Republican Adam Kinzinger: ‘Insane’ Trump Has Made GOP ‘Unrecognizable’
'What has changed is the use of conspiracy'
Republican Rep. Adam Kinzinger (R-IL) has blasted President Donald Trump as “basically insane,” accusing him of making the GOP “unrecognizable.”
In the wake of the 2020 presidential election and January 6, Kinzinger became of one Trump’s harshest critics.
Although Kinzinger voted for Trump in 2020, he slammed the former president, accusing him of "spreading lies" and “inciting his supporters to carry out the assault” on the Capitol.
During an interview with MSNBC, Kinzinger was asked if he recognized the Republican Party.
“No, I don’t,” he responded.
“What has changed is the use of conspiracy, the absolute lack of courage to call it out, the fear that permeates leaders of the Republican Party against a man [Trump] that is basically insane,” he said.
“You know, sending out press releases from Mar-a-Lago,” Kinzinger continued.
“It’s unrecognizable, and it’s sad because the Republican Party will exist, and it’s a major political party in the United States.
"We need conservative voices out there as well.”
The GOP congressman added that his party has “lost, in lot of people’s minds, any credibility.”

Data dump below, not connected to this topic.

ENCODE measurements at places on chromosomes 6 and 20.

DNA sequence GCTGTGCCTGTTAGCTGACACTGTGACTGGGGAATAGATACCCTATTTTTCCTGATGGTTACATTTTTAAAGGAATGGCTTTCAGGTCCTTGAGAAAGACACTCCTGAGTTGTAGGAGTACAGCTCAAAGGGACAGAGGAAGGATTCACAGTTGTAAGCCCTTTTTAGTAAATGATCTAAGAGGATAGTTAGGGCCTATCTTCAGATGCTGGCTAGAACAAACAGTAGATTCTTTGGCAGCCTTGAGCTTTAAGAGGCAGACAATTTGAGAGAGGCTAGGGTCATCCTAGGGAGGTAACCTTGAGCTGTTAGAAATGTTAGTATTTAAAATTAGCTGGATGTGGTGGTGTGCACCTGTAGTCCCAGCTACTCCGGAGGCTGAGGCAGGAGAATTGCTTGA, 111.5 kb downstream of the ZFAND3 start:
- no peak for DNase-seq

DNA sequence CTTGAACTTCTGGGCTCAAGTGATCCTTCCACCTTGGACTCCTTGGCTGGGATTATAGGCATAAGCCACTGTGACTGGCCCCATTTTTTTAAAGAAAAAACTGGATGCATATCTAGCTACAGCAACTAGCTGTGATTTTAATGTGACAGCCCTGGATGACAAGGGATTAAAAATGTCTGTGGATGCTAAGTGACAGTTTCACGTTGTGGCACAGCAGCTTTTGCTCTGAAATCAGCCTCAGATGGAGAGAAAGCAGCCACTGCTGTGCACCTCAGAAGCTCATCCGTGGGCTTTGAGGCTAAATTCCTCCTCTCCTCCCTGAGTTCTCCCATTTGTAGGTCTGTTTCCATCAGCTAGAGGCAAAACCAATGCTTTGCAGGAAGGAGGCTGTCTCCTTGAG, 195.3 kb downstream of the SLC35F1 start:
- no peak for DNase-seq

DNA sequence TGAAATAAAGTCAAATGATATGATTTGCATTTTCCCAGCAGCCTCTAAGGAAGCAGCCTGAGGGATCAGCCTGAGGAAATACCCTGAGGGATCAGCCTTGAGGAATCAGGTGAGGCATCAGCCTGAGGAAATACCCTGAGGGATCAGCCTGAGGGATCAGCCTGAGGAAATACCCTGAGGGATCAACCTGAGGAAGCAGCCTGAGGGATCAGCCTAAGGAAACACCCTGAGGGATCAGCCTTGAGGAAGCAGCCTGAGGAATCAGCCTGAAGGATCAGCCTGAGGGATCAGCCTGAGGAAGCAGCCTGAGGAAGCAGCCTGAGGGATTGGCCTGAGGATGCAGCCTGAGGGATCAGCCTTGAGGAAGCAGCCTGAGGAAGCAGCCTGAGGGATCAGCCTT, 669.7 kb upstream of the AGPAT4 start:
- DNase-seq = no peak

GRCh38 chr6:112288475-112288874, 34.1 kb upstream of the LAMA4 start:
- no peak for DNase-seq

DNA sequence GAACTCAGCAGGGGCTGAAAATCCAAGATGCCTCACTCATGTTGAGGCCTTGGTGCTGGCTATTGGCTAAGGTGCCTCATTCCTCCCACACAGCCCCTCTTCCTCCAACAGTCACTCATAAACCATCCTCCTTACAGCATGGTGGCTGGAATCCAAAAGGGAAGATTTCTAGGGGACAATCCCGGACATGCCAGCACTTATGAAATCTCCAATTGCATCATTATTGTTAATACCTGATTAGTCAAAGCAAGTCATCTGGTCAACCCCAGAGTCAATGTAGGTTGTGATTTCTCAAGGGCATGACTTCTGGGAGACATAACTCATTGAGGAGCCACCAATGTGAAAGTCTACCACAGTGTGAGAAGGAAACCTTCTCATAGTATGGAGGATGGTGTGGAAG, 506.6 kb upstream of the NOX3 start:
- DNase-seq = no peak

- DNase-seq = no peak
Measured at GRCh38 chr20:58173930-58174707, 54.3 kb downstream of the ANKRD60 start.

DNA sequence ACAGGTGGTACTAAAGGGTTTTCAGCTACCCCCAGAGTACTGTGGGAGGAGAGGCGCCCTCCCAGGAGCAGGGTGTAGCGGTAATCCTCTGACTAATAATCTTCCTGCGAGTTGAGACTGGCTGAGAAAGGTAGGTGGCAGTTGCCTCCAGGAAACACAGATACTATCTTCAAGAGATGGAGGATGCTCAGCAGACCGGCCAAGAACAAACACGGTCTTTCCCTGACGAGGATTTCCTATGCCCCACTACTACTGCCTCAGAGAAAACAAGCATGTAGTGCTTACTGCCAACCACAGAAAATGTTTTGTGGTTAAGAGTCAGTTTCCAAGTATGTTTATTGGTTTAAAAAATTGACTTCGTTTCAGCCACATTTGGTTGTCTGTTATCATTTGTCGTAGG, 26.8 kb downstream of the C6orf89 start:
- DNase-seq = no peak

Kinzinger said it will take “a lot of time to get it back.”
Kinzinger voted to impeach Trump for supposedly “inciting” his supporters to storm the Capitol, even though Trump urged them to remain peaceful.
Both Kinzinger and Liz Cheney of Wyoming are two Republicans serving on the House Select Committee "investigating" the January 6 riot.
Cheney has repeatedly condemned Trump and fellow Republicans for supporting him.
In a statement last year, Cheney blamed then-President Donald Trump for the Jan. 6 riot and accused him of encouraging the protesters.
Cheney said Trump “summoned this mob, assembled the mob, and lit the flame of this attack.”
Cheney’s quote was read aloud by Judy Woodruff of PBS before asking Harris whether the lawmaker was correct in her statement.
The Chicago Tribune reported Kinzinger said he will forego a bid for U.S. Senate or Illinois governor to focus on the fight against Trump’s influence over the GOP.
“This time last year, I hoped victory would come in a matter of months. Now I see it will take years,” the six-term lawmaker from Channahon said.
“That’s why I’m transitioning from serving just one corner of Illinois into fighting this new nationwide mission full time,” he said.